CDC Survey: U.S. Adults Smoking Less

By  //  June 21, 2013

Share on Facebook Share on Twitter Share on LinkedIn Share on Delicious Digg This Stumble This


ABOVE VIDEO: The Associated Press reports on last year’s Center for Disease Control (CDC) $54 million ad campaign focused on shocking smokers into quitting and preventing teens from starting through close-up, very candid profiles of people who experienced devastating complications from smoking. CDC officials attribute an increase of 200,000 calls to quit lines to the campaign, and estimate that thousands of smokers probably went on to kick the habit.

SMOKING KILLS ssOne of the most challenging and frustrating aspects of my 22-years of surgically treating patients with smoking related diseases, such as atherosclerotic peripheral vascular disease and lung cancer, was managing their smoking habit and nicotine addiction and convincing, and in many cases cajoling, them to quit. Unfortunately, it frequently took a medical disaster and the consequences of surgery before they finally “got it.”


Tobacco use is the single most preventable cause of death in the United States, with cigarette smoking and exposure to secondhand smoke causing 443,000—or 1 in 5 deaths.

The economic losses are also staggering. Smoking related diseases result in $96 billion in health care costs annually, and compared to nonsmokers, average healthcare costs are $1,300 higher for smokers.


Primarily as a result of the ubiquitous message that smoking is harmful and can be addictive, there was a dramatic decrease in smoking in the U.S. over the past half-century.  However, the rate of smoking among U.S. adults between 2003 and 2010 stalled at about 20 percent and decreased slightly down to 19 percent in 2011.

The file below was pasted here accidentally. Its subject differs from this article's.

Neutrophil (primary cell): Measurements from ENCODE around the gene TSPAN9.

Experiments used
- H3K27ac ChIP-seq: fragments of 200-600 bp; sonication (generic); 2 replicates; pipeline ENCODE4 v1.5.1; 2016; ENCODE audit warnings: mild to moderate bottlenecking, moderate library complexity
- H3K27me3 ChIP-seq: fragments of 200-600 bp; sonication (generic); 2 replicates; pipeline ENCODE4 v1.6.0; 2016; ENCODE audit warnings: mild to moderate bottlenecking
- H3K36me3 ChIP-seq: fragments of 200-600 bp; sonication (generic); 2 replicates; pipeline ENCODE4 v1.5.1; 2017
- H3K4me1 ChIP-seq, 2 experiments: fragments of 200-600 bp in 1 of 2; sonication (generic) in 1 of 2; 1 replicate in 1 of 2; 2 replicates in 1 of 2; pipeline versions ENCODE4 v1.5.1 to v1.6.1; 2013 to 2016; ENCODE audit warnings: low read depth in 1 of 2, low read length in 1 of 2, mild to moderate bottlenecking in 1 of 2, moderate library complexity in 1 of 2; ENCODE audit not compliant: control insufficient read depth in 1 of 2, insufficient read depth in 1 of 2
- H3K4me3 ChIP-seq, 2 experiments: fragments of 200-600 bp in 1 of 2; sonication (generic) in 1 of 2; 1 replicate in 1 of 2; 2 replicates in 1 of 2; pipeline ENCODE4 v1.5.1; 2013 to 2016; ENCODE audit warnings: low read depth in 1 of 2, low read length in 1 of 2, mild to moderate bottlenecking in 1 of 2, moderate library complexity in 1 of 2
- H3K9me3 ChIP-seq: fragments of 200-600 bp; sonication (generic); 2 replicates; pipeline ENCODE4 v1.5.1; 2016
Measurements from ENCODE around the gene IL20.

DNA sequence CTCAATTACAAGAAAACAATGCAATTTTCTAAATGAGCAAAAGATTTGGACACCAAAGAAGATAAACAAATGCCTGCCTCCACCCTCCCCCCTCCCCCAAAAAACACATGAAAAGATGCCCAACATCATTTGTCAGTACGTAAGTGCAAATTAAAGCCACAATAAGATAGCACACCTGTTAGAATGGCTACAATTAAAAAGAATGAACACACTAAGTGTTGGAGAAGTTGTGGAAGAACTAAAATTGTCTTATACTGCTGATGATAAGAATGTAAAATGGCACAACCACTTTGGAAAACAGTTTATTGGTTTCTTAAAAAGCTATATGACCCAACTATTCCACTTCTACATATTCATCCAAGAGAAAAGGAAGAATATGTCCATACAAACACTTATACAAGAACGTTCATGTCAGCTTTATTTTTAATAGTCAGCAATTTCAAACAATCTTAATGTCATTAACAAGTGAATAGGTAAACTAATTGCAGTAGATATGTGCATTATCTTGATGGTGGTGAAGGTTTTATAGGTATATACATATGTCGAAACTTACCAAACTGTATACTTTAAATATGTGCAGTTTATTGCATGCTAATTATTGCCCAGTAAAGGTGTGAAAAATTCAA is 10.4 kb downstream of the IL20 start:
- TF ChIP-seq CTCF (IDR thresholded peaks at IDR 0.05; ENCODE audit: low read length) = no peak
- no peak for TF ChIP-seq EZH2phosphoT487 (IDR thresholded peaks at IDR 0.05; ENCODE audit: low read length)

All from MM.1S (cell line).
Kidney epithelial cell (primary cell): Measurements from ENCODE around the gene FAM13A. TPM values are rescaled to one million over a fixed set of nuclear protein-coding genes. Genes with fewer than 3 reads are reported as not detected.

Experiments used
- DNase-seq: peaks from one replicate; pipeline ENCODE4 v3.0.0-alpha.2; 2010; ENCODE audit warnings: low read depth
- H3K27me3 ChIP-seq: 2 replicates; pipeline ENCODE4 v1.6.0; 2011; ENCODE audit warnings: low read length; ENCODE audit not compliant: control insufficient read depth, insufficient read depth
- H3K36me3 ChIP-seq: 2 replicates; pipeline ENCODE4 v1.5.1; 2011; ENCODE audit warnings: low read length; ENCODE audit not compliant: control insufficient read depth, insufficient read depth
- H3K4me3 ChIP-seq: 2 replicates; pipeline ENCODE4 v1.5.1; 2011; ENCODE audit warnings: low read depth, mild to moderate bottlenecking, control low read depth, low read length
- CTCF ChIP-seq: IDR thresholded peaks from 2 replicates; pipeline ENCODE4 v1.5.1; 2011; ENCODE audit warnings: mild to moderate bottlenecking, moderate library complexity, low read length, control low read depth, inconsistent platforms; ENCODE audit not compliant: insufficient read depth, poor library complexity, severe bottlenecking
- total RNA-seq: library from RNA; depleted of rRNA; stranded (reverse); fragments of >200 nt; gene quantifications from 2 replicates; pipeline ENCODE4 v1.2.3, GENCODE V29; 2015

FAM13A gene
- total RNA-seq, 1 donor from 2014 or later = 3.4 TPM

No thanks
The percentage of U.S. adults who smoke is down to 18 according to a recent CDC survey.

The Center for Disease Control (CDC) reported on Tuesday that the 2012 adult smoking rate had declined further to 18 percent based on a survey of about 35,000 U.S. adults. Current smokers were identified as those who said they had smoked more than 100 cigarettes in their lifetime and now smoke every day or some days.

CDC officials said they are still analyzing the findings and are unsure about what specifically may have caused the decline.


In an interview with the Associated Press, Patrick Reynolds, Executive Director of the Foundation for a Smoke Free America, said the findings are “proof that we are winning the battle against tobacco,” and added that increasing tobacco taxes, prevention and cessation programs, and public smoking bans likely contributed to the decline.

Last year the CDC launched a graphic anti-smoking ad campaign depicting the visceral consequences of tobacco-fueled chronic illness, and earlier this year released a series of new videos and graphics that highlight the negative effects of tobacco use on both smokers and their loved ones.